I felt a disturbance in the force when Disney bought Lucasfilm and the Star Wars franchise. Disney does make some good products, but their overriding skill and focus is marketing. They’re also ridiculously zealous in protecting their properties. Every time the copyright on Mickey Mouse is about to expire, their lobbyists talk to their pocketed congress people and the limits are extended.

Another more pertinent example? A reader of the Star Wars Action News Facebook page posted a photo of the Rey Star Wars figure he bought at Walmart†. Soon afterward, the photo was removed from the post. Facebook explained that a copyright claim was filed against the image. Jeremy Conrad at Star Wars Unity tweeted the photo and found himself the recipient of a DMCA notice about it. About a photo of a legally purchased figure in a post that basically says, “Look what I got!” The overreach is ridiculous in its extent.

So far, in my own television viewing and from articles about the marketing machine attached to this seventh Star Wars film, I’ve found fourteen marketing tie-ins! Among them is the particularly perplexing Kay’s jewellers Star Wars charms. They didn’t mention the Star Wars charm bracelet, but I bet it’s on the way! Many are nothing but an attempt to hitch their wagon to Star Wars, without actually offering anything but a Star Wars photo or logo on a package with the same old stuff inside, like Kraft Macaroni and Cheese, Coffee-Mate, Band-Aid bandages, and Cover Girl lipstick.

It’s marketing run amok and the more I see, the less I want to reward Disney for their getting in my face to this degree. As it stands, I’ll likely be seeing The Force Awakens in the spring when it comes to Netflix.

In the meantime, it’ll get much worse once the film is released and the toy ads start. Lovely.


The image is no doubt ©2015 Lucasfilm Ltd.

†”Lucasfilm Uses DMCA to Kill Star Wars Toy Picture” by Andy, posted on Torrentfreak, December 10, 2015

Cab drivers gone wild!

I was just watching Diana Swain on the CBC News Network. She was reporting on the large cab-driver protests against Uber that took place this morning in the Toronto downtown core. In particular, a CBC cameraperson managed to record1 a cab driver beside a white Honda, claiming “This is UberX,”2 as he gestured at the car. The cab driver then started pounding on the driver’s window, and then tried to open the driver’s door. The Honda driver, seeing the clearly aggressive actions of the cab driver, took off. The cab driver somehow managed to hook his arm forward over the side mirror and got it to bear his weight so he went along for the ride. Perhaps twenty metres later, the Honda driver stopped for a red light, the cab driver let go, and the Honda took off through the red light, leaving the cab driver standing in the middle of the street. Frankly, I don’t blame the Honda driver. I would have done the same thing.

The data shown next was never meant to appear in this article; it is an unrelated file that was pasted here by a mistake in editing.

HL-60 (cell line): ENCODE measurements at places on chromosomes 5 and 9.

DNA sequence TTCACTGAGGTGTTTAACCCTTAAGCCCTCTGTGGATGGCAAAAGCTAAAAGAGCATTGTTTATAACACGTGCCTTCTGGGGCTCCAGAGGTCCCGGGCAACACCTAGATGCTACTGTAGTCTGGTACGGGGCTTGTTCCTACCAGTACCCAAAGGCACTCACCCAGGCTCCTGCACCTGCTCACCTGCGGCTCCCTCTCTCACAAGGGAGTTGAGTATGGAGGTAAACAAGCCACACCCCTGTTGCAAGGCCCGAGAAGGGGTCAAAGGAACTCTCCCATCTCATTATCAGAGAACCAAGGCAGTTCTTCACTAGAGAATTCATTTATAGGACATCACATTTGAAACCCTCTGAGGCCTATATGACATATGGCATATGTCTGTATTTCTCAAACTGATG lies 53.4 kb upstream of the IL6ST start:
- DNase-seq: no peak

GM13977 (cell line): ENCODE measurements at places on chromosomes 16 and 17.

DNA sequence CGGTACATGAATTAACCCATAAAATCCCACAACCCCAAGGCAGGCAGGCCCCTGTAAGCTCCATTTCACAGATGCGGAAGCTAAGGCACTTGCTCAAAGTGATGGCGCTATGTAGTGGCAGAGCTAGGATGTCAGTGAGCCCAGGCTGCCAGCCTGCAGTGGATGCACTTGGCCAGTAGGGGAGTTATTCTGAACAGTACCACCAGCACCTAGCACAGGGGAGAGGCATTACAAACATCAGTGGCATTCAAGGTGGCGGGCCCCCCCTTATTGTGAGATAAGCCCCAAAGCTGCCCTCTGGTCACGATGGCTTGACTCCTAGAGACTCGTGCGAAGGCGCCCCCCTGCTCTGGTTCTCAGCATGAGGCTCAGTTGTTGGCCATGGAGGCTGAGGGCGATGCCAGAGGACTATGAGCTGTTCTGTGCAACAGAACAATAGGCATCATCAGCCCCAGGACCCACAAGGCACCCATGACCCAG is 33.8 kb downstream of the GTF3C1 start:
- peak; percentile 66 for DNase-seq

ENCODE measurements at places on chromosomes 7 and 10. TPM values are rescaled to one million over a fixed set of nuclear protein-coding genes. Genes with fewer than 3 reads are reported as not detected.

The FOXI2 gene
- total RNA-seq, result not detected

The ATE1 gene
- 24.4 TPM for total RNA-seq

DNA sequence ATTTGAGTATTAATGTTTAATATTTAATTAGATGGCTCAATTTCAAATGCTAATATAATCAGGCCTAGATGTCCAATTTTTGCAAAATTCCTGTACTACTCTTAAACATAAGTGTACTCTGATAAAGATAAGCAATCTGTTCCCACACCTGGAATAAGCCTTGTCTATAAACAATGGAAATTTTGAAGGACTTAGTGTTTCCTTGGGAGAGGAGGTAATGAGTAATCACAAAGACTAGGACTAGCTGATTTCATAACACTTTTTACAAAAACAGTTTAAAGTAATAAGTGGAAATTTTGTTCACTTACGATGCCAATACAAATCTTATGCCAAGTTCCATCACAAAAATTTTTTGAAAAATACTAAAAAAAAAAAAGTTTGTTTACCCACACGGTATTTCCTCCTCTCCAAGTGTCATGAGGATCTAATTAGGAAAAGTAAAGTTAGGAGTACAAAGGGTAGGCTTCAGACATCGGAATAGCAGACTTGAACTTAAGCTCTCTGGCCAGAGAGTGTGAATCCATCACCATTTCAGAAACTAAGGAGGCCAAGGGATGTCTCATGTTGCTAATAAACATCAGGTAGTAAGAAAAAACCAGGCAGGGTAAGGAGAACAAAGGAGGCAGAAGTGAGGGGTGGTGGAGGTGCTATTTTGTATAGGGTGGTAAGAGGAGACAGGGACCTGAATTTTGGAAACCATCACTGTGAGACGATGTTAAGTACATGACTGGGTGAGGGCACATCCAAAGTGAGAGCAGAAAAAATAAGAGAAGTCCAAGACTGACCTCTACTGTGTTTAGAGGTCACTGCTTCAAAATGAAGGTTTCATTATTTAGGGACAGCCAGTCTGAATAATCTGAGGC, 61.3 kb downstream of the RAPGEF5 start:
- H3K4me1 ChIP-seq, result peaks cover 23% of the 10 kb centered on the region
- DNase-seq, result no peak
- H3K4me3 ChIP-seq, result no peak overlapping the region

A reporter talked to the cab driver and when asked about his ridiculous and dangerous behaviour, he explained it by saying,

We are trying to get a point across, that’s what we’re trying to do3

I’d suggest that his means of getting the point across is entirely inappropriate.

Swain also interviewed a taxi company owner. In particular, she said to him that she was in traffic downtown for two hours because of their protest and asked if this was the way to get support from the general public. His answer, and I kid you not, was “I’m sorry for any inconvenience we may have caused you.” I call bullshit. The whole point of the protest was to cause inconvenience. Like Swain, I question the means they used because I wasn’t even in the traffic, but what they did lessens any small feelings of sympathy I may have felt for the cab drivers.

They’re not doing themselves any favours as Toronto Mayor John Tory asked cab drivers to “stand down.” He went on,

There is no excuse for putting the safety of the public at risk, for blocking ambulances and first responders, for police officers being knocked to the ground.4

Sajid Mugha, of the iTaxi Workers Association said “If someone was stealing your food, how would you feel?”5 This is the crux of the drivers’ argument, but they’re attacking the problem in the wrong way. Consumers who use Uber see it as more convenient and cheaper. People want value for their money and the employees behind the more expensive entrenched system will find no sympathy by claiming the new service is stealing their food.